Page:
- Speaker presentation
- Open Access
Access to effective healthcare: effective self-management support intervention for patients with a chronic condition and a low social economic status: a systematic review
© Van Hecke et al. 2015
Published: 8 October 2015
Access to effective healthcare is in particular challenging for vulnerable and socially disadvantaged patients. Patients with chronic conditions are over-represented in these lower socioeconomic (LSES) groups. No generic review integrating the evidence on Self-Management support interventions in LSES patients with different chronic conditions exists.
To provide an overview of the effectiveness concerning patient-relevant outcomes of Self-Management support interventions and their components in chronically ill patients with a LSES.
Six databases were explored from 2000 up to December 2013. 3195 abstracts were screened. 27 studies were included. Data extraction and quality assessment were performed by five pairs of independent reviewers.
The main focus was on SMSI in patients with diabetes, in the USA and 2 studies were conducted in Europe. 14 studies explicitly cited an underlying theoretical basis for the SMSI. The most frequently used Self-Management support interventions components were: lifestyle advice (n=25), information provision (n=24), and symptom management (n=22). Problem solving (n=13) and goal setting (n=13) were frequently integrated in the Self-Management support interventions. In 11 studies the Self-Management support interventions was specifically adapted to the needs of LSES patients. No differences in positive outcomes were found when stratified for theory-based Self-Management support interventions or for number of patients included.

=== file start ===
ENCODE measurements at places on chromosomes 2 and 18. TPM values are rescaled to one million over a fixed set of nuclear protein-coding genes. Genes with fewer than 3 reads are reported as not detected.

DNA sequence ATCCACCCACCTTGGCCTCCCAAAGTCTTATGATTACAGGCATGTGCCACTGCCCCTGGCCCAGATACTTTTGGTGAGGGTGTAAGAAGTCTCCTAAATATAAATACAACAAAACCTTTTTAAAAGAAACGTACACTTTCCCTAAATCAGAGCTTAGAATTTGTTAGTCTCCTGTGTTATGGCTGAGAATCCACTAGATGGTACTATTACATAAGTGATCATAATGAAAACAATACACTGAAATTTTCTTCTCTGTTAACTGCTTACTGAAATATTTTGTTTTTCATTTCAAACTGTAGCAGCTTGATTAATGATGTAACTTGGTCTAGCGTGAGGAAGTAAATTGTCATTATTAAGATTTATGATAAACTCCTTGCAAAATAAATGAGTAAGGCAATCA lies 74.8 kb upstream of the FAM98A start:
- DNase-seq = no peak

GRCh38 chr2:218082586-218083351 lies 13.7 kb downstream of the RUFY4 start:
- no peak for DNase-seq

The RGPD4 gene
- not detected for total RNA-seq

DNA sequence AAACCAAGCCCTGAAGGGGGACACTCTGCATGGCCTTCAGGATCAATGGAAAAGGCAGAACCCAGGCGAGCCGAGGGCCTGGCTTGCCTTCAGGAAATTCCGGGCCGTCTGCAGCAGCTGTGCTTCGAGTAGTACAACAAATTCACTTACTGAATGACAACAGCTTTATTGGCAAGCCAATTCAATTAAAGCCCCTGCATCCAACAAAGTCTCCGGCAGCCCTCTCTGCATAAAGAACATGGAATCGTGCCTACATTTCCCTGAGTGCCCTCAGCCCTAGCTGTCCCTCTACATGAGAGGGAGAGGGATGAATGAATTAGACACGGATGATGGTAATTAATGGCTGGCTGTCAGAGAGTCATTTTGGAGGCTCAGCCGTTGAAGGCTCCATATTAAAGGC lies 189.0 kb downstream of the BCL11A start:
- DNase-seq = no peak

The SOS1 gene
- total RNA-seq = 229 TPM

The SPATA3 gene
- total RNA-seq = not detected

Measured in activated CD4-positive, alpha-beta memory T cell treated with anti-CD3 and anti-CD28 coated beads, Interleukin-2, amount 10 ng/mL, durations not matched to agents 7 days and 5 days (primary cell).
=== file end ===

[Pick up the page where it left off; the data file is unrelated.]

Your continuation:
Very few RCTs on Self-Management support interventions were performed in Europe. Limited evidence exists for the effectiveness of Self-Management support interventions in LSES patients and its linkages with components and strategies of these interventions. Therefore, to improve access to healthcare for all patients, it is important to develop and evaluate effective SMSI for these vulnerable patients.
This article is published under license to BioMed Central Ltd. This is an Open Access article distributed under the terms of the Creative Commons Attribution License (http://creativecommons.org/licenses/by/4.0), which permits unrestricted use, distribution, and reproduction in any medium, provided the original work is properly cited. The Creative Commons Public Domain Dedication waiver (http://creativecommons.org/publicdomain/zero/1.0/) applies to the data made available in this article, unless otherwise stated.